Otherwise, I’m starting a Leverhulme Early Career Fellowship in the History Faculty at Cambridge and a Junior Research Fellowship at Magdalene College in October. The project there is actually to look at what happened to these Asian cultures of knowledge as they stopped in South Africa on the way back to Europe. Focusing on South Africa as a place that transformed and was transformed by this new globalization in the early modern period.

Alexander Collin is a PhD candidate at the University of Amsterdam where he works on northern Europe from the 1490s to the 1700s. His doctoral thesis aims to test the historical applicability of theories of decision making from economics and organizational studies, considering to what extent we should historicize the idea of ‘The Decision’ and to what extent it is a human universal. The project has been funded by the Leverhulme Trust and the Deutscher Akademischer Austauschdienst. Alexander has written for The Historian magazine, Shells and Pebbles, The History of Knowledge Blog, as well as academic publications. Alongside his historical work, he also contributes reports to the Oxford Covid-19 Government Response Tracker. He studied at King’s College London, Humboldt University Berlin, the University of Cambridge, and Viadrina University Frankfurt.

Featured image: The open air Observatory, Peking, China: A Celectial Globe, Quadrant and Equinoctial Sphere, Sextant, Azimuthal Horizon and Zodiacal Sphere, made by Jesuit priests from the original Chinese models, at the Ancient Observatory, Peking. Engraving. 1797. Wellcome Collection, CC BY 4.0.

Broadly Speaking: A Companion Interview

Broadly Speaking: An Interview with Michael Brinley

By Alexander Collin

Michael Brinley is a PhD Candidate at the University of Pennsylvania working on twentieth-century Russian and Soviet History. His dissertation, titled “Model Cities and Mobilized Citizens: Contesting Soviet Urban Growth in the Era of Developed Socialism, 1957–1985” tracks the evolution of Soviet city planning institutions in the postwar decades during a period of industrialized mass housing construction, a period when Soviet city planners and architects were given a central role in the laboratory of social development during the last decades of rapid urbanization.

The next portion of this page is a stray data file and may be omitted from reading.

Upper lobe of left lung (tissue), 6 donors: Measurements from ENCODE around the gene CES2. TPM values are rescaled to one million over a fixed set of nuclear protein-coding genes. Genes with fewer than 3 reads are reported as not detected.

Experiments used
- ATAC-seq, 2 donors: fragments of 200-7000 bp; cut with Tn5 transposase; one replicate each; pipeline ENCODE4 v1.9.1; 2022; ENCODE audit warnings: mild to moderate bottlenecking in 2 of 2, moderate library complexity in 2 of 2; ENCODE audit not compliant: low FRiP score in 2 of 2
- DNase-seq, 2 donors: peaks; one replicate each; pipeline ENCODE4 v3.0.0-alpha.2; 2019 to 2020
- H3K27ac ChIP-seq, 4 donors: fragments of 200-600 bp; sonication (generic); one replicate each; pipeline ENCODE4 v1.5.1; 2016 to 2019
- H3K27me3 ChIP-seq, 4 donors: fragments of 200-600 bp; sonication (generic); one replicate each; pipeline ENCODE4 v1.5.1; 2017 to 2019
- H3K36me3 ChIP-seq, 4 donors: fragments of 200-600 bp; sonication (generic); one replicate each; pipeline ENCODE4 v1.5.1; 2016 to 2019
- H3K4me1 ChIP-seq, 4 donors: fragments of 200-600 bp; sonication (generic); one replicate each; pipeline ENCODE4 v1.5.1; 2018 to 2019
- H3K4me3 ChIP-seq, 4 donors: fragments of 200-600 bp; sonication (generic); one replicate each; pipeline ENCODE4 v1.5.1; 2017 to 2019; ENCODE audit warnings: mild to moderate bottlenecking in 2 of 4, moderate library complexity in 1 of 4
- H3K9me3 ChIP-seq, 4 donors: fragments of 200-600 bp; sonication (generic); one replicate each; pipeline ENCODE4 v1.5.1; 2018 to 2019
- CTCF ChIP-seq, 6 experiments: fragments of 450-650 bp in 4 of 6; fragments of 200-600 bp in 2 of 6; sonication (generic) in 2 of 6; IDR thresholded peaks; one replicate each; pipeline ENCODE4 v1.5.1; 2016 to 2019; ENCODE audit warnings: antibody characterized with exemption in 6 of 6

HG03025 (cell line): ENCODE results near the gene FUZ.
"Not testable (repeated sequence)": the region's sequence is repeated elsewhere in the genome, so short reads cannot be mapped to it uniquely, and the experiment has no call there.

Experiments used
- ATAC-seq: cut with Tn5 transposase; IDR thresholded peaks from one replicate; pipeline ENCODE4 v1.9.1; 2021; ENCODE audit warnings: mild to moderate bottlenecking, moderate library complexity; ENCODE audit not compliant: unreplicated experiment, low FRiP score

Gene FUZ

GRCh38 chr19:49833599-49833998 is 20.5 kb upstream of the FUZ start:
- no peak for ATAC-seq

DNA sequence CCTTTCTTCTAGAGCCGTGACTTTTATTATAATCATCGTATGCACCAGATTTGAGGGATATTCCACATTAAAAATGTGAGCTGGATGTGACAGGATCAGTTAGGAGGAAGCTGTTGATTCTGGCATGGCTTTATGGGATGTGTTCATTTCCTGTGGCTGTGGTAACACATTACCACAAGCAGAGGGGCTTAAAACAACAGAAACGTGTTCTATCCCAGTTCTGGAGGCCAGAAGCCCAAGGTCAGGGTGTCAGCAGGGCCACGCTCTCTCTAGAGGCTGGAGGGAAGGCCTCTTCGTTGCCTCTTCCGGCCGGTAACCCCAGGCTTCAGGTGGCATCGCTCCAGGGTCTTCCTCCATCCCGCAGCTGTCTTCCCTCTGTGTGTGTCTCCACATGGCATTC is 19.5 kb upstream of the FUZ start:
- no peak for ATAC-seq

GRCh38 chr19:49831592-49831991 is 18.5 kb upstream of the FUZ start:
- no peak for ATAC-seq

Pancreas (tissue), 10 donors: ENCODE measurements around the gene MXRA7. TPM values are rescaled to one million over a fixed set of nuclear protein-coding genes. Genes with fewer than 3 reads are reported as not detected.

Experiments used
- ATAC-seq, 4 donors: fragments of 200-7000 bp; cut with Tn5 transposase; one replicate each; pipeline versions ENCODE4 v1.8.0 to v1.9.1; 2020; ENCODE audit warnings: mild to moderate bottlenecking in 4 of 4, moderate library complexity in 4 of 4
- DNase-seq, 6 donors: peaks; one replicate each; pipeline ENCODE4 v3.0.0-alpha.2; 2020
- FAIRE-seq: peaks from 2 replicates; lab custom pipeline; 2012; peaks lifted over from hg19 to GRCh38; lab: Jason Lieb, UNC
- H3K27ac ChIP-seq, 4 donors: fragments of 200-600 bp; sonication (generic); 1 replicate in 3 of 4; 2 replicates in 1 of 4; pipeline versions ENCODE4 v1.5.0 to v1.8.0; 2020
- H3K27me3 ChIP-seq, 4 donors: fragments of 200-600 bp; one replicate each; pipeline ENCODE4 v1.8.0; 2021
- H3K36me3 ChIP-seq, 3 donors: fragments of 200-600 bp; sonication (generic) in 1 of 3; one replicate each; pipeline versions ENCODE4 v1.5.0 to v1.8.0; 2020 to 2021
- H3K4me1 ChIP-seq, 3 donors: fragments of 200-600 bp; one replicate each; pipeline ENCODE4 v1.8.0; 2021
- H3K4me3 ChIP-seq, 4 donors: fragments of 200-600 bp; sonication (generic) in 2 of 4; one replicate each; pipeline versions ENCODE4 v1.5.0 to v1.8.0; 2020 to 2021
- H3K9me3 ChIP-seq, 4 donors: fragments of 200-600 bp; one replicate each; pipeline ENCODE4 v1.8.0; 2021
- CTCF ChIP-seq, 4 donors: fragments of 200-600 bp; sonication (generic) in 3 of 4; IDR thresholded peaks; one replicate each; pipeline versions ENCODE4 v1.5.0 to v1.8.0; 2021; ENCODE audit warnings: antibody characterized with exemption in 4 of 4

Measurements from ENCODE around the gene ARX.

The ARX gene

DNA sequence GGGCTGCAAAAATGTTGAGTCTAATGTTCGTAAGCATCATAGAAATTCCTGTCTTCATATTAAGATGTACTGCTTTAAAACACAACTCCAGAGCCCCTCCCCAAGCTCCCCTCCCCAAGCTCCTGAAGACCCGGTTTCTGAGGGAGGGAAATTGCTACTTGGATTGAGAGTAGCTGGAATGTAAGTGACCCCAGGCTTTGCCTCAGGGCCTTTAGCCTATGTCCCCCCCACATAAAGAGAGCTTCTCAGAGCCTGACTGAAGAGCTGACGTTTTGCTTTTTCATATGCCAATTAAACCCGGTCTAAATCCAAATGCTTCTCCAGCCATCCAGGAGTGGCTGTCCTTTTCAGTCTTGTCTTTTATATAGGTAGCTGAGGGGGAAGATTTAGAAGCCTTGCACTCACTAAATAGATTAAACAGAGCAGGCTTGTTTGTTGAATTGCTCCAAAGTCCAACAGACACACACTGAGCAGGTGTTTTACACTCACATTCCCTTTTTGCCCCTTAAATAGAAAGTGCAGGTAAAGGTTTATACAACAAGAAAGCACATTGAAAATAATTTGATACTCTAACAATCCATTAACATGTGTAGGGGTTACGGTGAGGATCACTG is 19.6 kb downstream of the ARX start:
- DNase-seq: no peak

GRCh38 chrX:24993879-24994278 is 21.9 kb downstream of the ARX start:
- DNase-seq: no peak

He spoke with Alexander Collin about his recent JHI article, “Linguistic Diplomacy: Roman Jakobson between East and West, 1954–68” (volume 84, issue 2).

Alexander Collin: First, a little context, how does a historian of Soviet urbanism come to be interested in a migratory professor of linguistics? What led you to look so closely at Jakobson’s work? 

Michael Brinley: I’ve gotten this question before; on the surface these topics may seem a little disconnected, but I came to them both through the same fascination with the legacies of the Soviet avant-garde from the 1910s. So, in that sense, Soviet urbanism and Jakobson are part of the same story. The biographies of individuals like Jakobson or Viktor Shklovsky or Mikhail Bakhtin involve dramatic reversals due to the exigencies of interwar and postwar politics, which give them this fascinating Zelig-like character.

There are more direct connections, too. In Moscow and St. Petersburg, Jakobson is in the same milieu as a number of the important figures in Soviet avant-garde history, Kazimir Malevich, Moisei Ginzburg, El Lissitsky. These are people he knew personally. So, the overlaps are personal and biographical, not just about intellectual connections or affiliation. On his return trips, he interacts with some members of those movements and there are a number of architects who are part of VKhuTeMas (Higher Art and Technical Studios), the Soviet Bauhaus, whom he knows personally. 

This particular article came out of a research seminar on public intellectuals in the twentieth century. I was in comparative literature seminars on Soviet literature at the same time, and I realized that there was an opportunity to think more about Jakobson. As I had encountered him, he was very much understood as a linguist, as an important person in the genealogy of linguistics. But this had not been connected to his role as a Cold War public intellectual. When I dug a little deeper, it became obvious to me that those factors were central to his prominence in the American academy in the aftermath of the war.

Then there was a series of felicitous circumstances that made the project possible. I was writing this while based at the University of Pennsylvania, and Jakobson’s papers are scattered between Butler Library at Columbia and the MIT Archives, so those were accessible research trips for me. I was able to go and get into the archive and see what was going on at an institutional and biographical level in his later career. 

AC: Are there parallels in the career trajectories of people in the architecture and urbanism space and Jakobson? Or do they diverge after that early period when they’re together in Moscow and St. Petersburg?

MB: Well, this kind of trajectory is certainly not unique to him. There’s an intellectual legacy of the avant-garde moving from the early days in pre-revolutionary Russia into Czechoslovakia in the interwar period and then making its way across the Atlantic as the Nazis make Europe more and more inhospitable.